My high school teacher Linda Batty died in April. I was in one of her classes during my senior year at Claremore High, the year before she retired from the schools.
Batty lived across the street from my dad, in a small house full of knick-knacks, mementos, records, and opinionated cats. I would visit her in the evenings. She took me to the Tulsa Central library for the first time, and introduced me to new books and music. She was one of the first people I had met who was as deeply engaged with people and things around her as she was with the world beyond Claremore, Oklahoma. Batty was the role model I needed at that time in my life: someone with a view of possibilities.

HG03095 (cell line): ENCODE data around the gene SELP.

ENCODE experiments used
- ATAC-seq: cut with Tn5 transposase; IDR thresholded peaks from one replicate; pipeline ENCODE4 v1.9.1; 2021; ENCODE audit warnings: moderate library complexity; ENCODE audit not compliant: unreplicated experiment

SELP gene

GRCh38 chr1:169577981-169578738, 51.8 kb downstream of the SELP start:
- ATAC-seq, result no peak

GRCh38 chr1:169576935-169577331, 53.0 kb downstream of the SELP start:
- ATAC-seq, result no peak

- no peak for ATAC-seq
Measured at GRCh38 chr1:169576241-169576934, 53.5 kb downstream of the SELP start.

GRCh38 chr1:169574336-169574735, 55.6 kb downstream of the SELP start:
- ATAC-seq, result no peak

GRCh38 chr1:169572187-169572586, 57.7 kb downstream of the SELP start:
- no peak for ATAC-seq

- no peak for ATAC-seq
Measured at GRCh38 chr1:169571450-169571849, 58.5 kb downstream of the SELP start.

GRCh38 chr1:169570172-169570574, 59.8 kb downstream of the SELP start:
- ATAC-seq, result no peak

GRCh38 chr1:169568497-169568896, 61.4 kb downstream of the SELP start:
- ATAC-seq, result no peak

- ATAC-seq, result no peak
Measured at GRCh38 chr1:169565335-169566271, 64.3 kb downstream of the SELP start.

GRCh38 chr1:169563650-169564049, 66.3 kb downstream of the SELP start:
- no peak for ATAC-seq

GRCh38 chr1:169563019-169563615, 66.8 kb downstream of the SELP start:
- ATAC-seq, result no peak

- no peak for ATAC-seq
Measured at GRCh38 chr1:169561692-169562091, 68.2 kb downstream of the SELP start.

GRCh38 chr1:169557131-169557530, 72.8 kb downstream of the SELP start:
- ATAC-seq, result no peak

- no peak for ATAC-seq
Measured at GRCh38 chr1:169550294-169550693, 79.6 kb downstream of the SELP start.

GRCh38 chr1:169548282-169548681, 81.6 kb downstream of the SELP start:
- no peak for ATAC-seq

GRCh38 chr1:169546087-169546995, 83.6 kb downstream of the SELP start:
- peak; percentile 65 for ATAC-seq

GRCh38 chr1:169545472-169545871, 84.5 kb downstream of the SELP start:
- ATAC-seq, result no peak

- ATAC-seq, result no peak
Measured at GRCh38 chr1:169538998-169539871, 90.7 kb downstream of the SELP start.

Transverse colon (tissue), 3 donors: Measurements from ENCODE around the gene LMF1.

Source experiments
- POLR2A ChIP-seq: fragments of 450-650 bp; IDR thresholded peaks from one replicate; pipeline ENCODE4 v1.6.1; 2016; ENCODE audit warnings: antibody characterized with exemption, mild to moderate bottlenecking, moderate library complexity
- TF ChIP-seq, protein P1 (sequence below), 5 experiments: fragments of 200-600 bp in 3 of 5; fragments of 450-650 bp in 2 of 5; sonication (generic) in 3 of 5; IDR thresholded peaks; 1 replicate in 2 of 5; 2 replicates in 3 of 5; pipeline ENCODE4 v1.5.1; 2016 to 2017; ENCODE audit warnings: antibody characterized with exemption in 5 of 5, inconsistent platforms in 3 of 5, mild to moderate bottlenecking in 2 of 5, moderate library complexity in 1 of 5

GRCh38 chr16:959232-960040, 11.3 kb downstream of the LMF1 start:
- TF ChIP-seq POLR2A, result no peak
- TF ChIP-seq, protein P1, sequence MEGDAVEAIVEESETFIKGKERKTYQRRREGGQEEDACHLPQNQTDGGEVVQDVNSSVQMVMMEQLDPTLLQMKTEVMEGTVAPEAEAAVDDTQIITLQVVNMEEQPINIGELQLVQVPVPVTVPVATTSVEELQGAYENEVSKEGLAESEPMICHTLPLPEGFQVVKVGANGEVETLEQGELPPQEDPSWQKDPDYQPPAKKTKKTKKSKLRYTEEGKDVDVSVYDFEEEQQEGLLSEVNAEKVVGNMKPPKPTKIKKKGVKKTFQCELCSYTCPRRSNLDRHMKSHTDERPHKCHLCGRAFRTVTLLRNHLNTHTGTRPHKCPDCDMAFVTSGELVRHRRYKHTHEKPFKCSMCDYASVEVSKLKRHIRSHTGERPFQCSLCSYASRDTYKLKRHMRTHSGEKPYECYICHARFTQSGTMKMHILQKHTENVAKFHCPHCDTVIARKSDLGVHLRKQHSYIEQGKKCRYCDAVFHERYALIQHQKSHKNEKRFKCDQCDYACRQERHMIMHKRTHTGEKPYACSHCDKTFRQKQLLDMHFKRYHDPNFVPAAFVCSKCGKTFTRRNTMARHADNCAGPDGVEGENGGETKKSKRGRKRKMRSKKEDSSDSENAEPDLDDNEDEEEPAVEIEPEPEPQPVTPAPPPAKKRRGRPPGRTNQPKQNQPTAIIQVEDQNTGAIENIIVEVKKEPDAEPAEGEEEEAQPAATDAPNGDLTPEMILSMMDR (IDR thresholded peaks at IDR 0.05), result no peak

Although we corresponded occasionally in the years after I graduated, I hadn’t seen or spoken with Batty for twenty years before I made a trip home in January. I had a feeling I should get in touch, and I’m glad I did. We spent hours talking about her life, the choices she made, the people she’d known. I came away with a deeper appreciation of who she was, and the impact she’s had on my life.